You’ve said your family was ‘lucky’ and then went on to describe the horrible things that happened such as your disabled aunt being burned alive in her house, her remains never recovered. How is that lucky? Well there were worse things happening – when you consider the 100,000 people estimated to be killed in Bosnia during the war, thousands We walked up a flight of stairs through a tunnel of of women raped, tens of thousands of people stray cats to get into documentary photographer injured and about 2 million people displaced, Ziyah Gafic’s flat. It’s nice with big windows every single family was impacted and relatively looking down on Sarajevo and across to the mine was lucky. hills on the other side. The view is absolutely stunning with thousands of snow-capped roofs We met with another photographer who said layered on top of one another. Inside it’s a he preferred life during the war, do you agree? bachelor pad through and through complete I definitely agree. In a way life was much better with random furniture and a coffee table made then. It was so much simpler. Everything on top from stacked floor cushions with a piece of of water and food were commodities. It was plywood on top. There’s a lone bed against the very black and white (with an infinite number of wall without bedding on it and a huge table grays, of course). There were two bars in town holding his computer, rows of cameras and stacks to get a drink; there were a couple places to get of photography equipment. Bosnian rock music fresh water and a few places to get food – that playing loudly from a massive stereo in the corner was all we needed. set the scene... Ziyah’s list of credentials is long. He regularly contributes to magazines and newspapers such as: Telegraph Magazine, Newsweek, TIME, Liberation, and La Republica. His work has been widely exhibited around the world and his photo essay about the aftermath of the Bosnian war was published in the book “Tales from a Globalizing World” by Thames & Hudson. He’s been awarded numerous awards and honors such as the Ian Parry Scholarship, Kodak Award for Young Reporters, and several World Press Photo honors. Ziyah’s work mainly focuses on societies in transition; from Bosnia to Rwanda and Chechnya to Iraq. I wanted to find out how a self-taught Sarajevan photographer has made such a dent in the world press and what message he wants to spread about his city.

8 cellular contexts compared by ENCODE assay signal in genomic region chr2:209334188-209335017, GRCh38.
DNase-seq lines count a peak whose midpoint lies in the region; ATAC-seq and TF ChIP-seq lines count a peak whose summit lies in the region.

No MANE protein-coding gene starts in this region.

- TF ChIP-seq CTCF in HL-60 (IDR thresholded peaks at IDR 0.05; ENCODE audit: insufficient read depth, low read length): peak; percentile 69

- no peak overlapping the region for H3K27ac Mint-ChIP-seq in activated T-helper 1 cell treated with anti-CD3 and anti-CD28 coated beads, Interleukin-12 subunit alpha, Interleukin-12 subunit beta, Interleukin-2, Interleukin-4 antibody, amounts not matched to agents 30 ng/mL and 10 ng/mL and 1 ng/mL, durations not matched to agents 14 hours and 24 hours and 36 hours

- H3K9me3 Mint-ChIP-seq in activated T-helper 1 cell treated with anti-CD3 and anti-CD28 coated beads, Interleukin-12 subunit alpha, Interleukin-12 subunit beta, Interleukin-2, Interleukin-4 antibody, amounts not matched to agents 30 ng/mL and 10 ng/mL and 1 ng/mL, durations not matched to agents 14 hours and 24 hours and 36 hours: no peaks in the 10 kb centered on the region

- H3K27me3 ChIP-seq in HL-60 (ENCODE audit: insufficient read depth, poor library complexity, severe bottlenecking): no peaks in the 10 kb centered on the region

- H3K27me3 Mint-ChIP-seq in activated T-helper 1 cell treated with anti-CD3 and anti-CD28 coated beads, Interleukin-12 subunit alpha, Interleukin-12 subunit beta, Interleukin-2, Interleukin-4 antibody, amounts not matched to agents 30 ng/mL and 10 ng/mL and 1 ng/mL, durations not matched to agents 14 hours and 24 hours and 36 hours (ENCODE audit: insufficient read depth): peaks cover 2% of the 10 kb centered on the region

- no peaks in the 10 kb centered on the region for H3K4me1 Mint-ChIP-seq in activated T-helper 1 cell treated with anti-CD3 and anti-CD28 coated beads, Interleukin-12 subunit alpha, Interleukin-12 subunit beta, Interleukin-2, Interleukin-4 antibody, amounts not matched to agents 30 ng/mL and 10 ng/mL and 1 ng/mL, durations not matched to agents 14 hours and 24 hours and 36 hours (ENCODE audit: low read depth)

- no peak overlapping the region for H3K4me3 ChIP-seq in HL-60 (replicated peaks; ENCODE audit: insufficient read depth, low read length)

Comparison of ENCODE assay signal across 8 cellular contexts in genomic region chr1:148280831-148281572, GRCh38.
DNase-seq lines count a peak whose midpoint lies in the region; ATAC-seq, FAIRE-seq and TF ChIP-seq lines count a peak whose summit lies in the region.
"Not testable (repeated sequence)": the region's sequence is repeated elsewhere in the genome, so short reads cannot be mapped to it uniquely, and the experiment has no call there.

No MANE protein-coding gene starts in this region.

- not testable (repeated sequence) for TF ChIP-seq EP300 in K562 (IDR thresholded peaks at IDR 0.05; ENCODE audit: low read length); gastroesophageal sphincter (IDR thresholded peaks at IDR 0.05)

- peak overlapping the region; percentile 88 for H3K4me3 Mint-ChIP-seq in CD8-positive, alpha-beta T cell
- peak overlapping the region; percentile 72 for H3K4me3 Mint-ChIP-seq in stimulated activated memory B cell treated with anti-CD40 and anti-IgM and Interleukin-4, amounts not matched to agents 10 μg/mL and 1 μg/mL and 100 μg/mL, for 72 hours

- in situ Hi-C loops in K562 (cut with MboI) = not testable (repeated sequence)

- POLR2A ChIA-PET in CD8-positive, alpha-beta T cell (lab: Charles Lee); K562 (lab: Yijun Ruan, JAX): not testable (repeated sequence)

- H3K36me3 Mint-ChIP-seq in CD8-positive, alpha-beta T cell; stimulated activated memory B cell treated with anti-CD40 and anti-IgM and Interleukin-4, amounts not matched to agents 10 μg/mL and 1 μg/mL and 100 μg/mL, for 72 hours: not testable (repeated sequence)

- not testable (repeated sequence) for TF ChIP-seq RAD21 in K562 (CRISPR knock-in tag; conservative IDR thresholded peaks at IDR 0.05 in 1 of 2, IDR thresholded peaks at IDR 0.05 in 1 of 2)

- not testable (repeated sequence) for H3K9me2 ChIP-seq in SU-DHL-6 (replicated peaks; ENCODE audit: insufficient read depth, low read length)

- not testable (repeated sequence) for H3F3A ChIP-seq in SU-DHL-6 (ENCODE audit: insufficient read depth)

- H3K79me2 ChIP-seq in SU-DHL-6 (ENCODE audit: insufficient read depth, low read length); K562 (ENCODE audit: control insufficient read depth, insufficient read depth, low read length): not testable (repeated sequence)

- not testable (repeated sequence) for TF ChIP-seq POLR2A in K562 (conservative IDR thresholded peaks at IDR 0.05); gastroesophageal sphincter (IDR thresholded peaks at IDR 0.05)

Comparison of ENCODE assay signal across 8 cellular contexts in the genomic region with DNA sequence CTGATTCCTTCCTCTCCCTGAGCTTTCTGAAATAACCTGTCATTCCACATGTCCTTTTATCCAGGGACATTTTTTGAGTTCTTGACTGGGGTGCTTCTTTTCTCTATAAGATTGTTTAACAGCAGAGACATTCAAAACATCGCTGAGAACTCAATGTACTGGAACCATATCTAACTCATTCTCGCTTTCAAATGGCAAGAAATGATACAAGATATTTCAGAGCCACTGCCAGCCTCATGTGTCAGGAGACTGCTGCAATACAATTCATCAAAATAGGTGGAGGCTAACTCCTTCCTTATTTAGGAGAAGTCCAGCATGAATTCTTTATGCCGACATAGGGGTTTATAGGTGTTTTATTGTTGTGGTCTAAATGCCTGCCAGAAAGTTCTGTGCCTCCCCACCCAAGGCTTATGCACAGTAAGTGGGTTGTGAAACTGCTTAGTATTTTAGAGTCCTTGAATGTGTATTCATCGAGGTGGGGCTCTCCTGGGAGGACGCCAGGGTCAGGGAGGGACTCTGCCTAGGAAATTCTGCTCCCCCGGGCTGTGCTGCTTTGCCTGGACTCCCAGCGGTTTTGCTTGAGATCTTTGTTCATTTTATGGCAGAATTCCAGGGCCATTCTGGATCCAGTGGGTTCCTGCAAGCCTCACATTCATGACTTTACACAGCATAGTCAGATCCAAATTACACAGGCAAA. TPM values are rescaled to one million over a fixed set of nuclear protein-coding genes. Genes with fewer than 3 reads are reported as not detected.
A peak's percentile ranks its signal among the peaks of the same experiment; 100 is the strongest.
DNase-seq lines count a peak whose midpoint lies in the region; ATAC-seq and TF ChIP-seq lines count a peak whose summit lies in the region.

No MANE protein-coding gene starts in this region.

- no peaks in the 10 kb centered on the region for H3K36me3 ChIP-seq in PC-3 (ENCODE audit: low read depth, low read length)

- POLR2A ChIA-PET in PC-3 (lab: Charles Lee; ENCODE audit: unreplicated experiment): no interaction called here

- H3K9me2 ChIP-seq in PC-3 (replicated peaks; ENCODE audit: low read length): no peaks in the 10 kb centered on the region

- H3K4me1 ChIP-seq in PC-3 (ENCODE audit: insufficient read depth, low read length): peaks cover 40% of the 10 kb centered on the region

Are the issues that started the war finished? No definitely not, but they’re political now – I don’t think it could ever escalate into what happened in the 90s because there are too many things in place to channel the problems into politics instead of fighting. We’ve got clearer borders now. Do you see yourself as having a role in preventing or stopping the ethnic violence happening in the places you take photos or are you there just to capture the images? (Laughing) No! I’m not a romantic photographer who thinks I’ll actually make a difference in the world. Actually my profession is pretty useless. There’s value in showing the rest of the world what’s going on in these places but ultimately I really don’t know how much of a difference I’ll make.